Esko Kivisaari
Chairperson AAE Artificial Intelligence-Data Science Working Group


Artificial Intelligence (AI) has been a hot topic for a long time now, and is a development which promises to further transform many aspects of our lives. To understand what this could mean for actuaries, we should start from something we are certain of: data sets are the foundation for predictions which underpin risk measurement. Machine learning and other AI tools make it possible to consider vastly expanded data sets, and as such to potentially develop entirely new ways to evaluate and analyse risks.

Many people – in insurance, technology and elsewhere – reflexively feel that more information can only be a benefit. And studies suggest that so far that has been the case. But other heads worry about trouble downriver: what if AI facilitates so much granularity of data that the pooling of similar risks becomes practically impossible? Or uncertainty is eliminated so risk-sharing is no longer appropriate? Perhaps predictions could become so precise that premiums are simply unaffordable? Or maybe greater intelligence in risk calculation could even change people’s behaviour? These considerations are pivotal to the continued success of a mutualised approach to risk. And actuaries would also interject that greater accuracy in predictions doesn’t change the fact that actual outcomes will always be stochastic.


On the other hand, harnessing AI in relation to certain admin-intensive, high-frequency risks is likely to make insurers able to offer coverage that is currently uneconomic for their clients, thereby expanding insurability. Furthermore, many actuarial models rely on calibration by humans, which leaves them vulnerable to personal error and bias – a problem which well-trained AI can eliminate, but you may buy into model error and data bias which actuaries can help to avoid. Many AI implementations which can improve risk evaluation are already in use, from handling simple claims-related tasks and better detection of fraud, to preventive initiatives facilitated by smartwatches and other devices.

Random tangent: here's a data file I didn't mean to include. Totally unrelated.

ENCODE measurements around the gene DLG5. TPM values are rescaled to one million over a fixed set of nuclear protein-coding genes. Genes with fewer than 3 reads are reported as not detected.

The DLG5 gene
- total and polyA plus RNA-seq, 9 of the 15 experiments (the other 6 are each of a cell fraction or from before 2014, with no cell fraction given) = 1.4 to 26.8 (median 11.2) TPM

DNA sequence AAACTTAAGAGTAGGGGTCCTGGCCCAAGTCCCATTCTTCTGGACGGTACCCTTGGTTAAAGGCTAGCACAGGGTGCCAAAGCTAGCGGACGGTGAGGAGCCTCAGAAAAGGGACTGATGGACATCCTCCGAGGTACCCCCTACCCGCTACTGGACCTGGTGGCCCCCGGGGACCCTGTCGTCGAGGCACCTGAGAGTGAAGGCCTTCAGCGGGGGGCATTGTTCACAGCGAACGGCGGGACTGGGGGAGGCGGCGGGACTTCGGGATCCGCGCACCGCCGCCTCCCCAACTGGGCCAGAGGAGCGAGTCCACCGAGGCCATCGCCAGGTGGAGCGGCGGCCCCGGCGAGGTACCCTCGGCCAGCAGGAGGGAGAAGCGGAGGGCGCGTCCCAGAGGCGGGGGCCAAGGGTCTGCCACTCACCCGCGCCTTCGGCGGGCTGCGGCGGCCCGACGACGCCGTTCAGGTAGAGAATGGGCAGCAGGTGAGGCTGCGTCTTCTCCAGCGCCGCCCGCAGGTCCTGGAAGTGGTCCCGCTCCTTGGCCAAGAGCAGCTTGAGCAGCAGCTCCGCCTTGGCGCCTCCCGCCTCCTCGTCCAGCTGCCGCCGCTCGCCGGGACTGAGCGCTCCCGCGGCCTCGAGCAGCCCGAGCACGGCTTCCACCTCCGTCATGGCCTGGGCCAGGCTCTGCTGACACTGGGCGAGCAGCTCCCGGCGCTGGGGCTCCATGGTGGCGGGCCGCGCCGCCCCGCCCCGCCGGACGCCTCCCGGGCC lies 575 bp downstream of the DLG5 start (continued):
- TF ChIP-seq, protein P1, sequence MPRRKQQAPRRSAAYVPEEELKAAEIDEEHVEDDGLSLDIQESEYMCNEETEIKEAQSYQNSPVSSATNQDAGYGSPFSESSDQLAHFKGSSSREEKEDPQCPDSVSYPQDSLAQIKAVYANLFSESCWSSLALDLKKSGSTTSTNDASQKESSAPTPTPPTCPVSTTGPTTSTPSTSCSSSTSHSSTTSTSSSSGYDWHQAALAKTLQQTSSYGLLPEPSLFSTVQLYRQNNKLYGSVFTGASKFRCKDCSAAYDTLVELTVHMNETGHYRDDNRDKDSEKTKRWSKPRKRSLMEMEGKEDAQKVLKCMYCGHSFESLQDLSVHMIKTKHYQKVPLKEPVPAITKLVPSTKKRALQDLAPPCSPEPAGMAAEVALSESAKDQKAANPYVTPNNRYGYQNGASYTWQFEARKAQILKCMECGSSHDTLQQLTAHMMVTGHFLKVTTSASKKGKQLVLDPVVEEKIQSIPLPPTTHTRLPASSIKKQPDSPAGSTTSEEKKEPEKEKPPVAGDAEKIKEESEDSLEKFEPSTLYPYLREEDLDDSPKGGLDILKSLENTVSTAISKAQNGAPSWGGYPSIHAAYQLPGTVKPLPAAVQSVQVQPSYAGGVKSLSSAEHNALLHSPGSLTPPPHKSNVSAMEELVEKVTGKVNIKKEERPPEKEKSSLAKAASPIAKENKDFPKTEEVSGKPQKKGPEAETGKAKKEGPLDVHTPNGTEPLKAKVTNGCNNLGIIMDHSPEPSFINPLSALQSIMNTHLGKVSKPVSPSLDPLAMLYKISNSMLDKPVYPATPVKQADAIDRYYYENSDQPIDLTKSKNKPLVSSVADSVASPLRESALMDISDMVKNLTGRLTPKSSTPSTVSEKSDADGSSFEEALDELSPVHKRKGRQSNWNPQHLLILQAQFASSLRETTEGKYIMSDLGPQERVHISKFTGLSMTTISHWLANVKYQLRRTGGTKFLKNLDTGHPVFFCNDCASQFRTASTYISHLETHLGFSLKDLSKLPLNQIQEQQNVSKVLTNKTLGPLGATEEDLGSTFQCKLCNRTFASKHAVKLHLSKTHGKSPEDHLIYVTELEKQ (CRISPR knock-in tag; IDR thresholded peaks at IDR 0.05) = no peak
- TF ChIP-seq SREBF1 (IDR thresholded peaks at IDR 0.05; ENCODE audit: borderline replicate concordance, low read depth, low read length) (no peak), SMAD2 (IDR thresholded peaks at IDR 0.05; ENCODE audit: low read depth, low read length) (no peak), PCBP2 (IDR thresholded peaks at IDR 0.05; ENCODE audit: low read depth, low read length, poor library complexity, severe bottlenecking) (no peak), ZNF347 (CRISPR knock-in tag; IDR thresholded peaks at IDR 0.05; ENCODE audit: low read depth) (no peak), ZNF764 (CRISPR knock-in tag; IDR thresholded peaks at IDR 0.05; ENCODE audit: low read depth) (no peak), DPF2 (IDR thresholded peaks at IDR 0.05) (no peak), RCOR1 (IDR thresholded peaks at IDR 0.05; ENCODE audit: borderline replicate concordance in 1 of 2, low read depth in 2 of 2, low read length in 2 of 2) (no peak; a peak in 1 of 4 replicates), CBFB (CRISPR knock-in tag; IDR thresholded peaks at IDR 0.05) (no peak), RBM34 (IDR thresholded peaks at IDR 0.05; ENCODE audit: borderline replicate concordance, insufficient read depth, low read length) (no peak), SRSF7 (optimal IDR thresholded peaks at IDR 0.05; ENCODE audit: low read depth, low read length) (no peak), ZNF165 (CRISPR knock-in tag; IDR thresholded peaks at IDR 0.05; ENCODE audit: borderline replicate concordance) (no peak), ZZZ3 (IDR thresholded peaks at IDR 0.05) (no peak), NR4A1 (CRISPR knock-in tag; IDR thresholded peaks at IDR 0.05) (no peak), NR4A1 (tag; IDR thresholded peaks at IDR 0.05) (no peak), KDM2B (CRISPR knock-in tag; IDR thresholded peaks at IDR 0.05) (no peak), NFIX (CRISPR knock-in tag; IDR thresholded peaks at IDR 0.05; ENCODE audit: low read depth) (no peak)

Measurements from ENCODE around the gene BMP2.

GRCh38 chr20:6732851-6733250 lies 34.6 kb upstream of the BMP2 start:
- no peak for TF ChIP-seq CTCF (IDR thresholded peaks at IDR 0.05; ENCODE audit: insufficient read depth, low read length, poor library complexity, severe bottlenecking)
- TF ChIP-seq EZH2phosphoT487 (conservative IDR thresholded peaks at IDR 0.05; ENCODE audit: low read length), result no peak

We can already see that AI developments are likely to have a wide impact, and that they have the potential to send shockwaves into unexpected places.


As this change is already in progress, a full understanding is key to preventing negative outcomes and optimising the benefits. With this in mind, The Actuarial Association of Europe (AAE) has published a discussion paper titled “AI and the opportunities and challenges it presents to insurability”. This paper examines the prerequisites that make a risk insurable, as well as the mitigating factors which can impair insurability, and also takes a deep dive into the implications of AI on all of these.


This blog is written on a personal title with the assistance of Yestrans.

20 February 2023


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